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Cache format constraint check results
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Description

Results of the “format” constraint, which we check on the Wikidata Query Service, are valid indefinitely, and can easily be cached.

NOTE: This task used to be a general “cache constraint check results” task, but as the discussion in it quickly focused on just the “format” result caching, I’ve re-purposed it. The general task is now T179839.

Event Timeline

daniel added a subscriber: daniel.Aug 22 2017, 4:19 PM

Some thoughts/options for for caching:

  • web caches are easy to set up, but hard or impossible to purge
  • the result of a SPARQL based regexp evaluation could be cached forever in the WDQS web cache
  • the result of a SPARQL based instanceof check can be cached "for a while" in the WDQS web cache
  • using a web cache for the output of the wbcheckcontraints API module woud make it quite hard to purge the result
  • any cached constraint results for a given statement must be purged/discarded when the statement is edited (or when anything on the respective entity is edited)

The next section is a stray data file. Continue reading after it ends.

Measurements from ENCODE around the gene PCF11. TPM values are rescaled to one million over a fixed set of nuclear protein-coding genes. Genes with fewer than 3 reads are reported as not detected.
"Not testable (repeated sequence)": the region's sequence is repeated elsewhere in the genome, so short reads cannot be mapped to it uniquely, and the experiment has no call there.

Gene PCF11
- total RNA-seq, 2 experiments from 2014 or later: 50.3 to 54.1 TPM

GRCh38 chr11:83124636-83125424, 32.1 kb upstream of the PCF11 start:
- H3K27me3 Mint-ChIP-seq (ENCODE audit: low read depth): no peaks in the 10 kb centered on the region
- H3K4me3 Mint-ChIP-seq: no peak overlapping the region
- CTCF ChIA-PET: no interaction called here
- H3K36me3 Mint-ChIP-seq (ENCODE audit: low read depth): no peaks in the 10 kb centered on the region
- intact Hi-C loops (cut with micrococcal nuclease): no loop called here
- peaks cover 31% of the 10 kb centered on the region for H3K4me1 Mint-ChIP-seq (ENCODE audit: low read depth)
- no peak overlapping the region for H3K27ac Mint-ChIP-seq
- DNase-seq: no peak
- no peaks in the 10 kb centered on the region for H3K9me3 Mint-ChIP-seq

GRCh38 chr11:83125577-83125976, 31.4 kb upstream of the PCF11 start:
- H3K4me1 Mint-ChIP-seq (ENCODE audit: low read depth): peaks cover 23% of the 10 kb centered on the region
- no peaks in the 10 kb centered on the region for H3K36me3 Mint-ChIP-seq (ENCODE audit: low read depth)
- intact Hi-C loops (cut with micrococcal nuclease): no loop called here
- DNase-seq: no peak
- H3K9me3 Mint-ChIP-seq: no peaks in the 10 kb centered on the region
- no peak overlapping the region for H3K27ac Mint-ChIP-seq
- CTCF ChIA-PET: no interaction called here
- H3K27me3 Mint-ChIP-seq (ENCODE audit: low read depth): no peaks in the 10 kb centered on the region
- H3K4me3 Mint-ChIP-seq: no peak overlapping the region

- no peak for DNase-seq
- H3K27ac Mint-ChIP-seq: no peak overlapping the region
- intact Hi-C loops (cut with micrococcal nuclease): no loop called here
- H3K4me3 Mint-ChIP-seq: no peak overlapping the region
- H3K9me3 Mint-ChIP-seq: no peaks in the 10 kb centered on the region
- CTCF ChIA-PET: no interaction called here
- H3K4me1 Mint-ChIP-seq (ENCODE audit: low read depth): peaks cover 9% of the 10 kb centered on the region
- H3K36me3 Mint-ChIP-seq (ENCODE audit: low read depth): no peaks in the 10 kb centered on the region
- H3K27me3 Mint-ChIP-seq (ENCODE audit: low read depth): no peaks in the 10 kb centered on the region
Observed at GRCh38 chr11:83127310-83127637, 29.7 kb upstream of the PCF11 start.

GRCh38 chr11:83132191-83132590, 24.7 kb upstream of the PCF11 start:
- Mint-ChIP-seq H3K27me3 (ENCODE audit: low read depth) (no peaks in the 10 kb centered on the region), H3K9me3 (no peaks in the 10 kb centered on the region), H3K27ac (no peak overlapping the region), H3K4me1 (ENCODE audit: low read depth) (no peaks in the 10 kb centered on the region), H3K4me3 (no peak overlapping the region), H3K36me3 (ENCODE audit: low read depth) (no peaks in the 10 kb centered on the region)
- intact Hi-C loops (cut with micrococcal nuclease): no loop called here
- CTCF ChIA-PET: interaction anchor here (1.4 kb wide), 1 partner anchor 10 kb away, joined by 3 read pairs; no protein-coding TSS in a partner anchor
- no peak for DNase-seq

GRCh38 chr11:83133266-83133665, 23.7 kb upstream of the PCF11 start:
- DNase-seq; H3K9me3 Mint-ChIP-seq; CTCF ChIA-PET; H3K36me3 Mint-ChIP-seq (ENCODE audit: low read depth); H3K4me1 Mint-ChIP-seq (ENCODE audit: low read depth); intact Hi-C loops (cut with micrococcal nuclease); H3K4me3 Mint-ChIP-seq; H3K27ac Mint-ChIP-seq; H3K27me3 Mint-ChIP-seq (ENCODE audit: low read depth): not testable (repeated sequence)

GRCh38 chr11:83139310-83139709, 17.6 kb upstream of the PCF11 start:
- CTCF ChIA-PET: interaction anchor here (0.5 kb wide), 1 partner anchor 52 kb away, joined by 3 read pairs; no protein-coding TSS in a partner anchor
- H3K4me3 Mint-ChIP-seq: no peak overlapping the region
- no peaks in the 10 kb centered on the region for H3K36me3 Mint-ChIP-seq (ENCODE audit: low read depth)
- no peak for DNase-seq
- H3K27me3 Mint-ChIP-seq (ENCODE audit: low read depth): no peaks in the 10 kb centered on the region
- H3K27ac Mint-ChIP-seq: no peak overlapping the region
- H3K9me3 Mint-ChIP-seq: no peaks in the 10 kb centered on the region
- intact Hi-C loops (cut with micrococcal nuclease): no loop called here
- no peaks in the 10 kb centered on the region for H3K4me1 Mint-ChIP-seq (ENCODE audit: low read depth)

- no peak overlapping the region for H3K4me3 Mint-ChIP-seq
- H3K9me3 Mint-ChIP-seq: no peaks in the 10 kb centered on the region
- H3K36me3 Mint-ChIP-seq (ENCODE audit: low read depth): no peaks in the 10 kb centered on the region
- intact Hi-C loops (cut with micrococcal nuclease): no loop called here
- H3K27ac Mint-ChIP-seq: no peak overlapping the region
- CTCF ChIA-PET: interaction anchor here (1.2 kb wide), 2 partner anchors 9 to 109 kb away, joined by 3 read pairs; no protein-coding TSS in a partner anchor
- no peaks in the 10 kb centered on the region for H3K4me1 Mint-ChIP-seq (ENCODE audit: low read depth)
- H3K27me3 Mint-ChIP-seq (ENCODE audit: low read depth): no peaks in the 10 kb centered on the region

• We could use the object cache (BagOStuff and friends) to cache results for an entire entity.
    • The cache key could include the revision ID, which would enable automatic purging on every edit.
  • We could use the object cache (BagOStuff and friends) to cache results for individual statements
    • the cache key for a per-statement result could contain the statement hash, which would enable automatic purging when the statement changes
  • The object cache timeout should be low enough to allow changes to constraint declarations to take effect not too long after they are mode (hours? how many?)
  • Any constraints that use only local info can be cached until the entity (or statement) changes.
  • Constraints using global data should only be cached for a relatively short time. Unfortunately, these are also the ones that are expensive to evaluate.

Do you have some links to the docs perhaps?

Jonas updated the task description. (Show Details)Aug 23 2017, 8:15 AM
Jonas added subscribers: Anomie, Ladsgroup.
Jonas triaged this task as High priority.Aug 23 2017, 8:45 AM
Jonas moved this task from Proposed to Backlog on the Wikidata-Former-Sprint-Board board.

Perhaps we want to prioritize caching compliant constraint check results over violations? I would think those are more likely to stay in place.

Anomie removed a subscriber: Anomie.Aug 24 2017, 1:38 PM

Change 373918 had a related patch set uploaded (by Lucas Werkmeister (WMDE); owner: Lucas Werkmeister (WMDE)):
[mediawiki/extensions/WikibaseQualityConstraints@master] Cache regex check results

https://gerrit.wikimedia.org/r/373918

Lucas_Werkmeister_WMDE moved this task from incoming to in progress on the Wikidata board.

I’ve started with the simplest thing we can cache: regex check results, which are valid forever.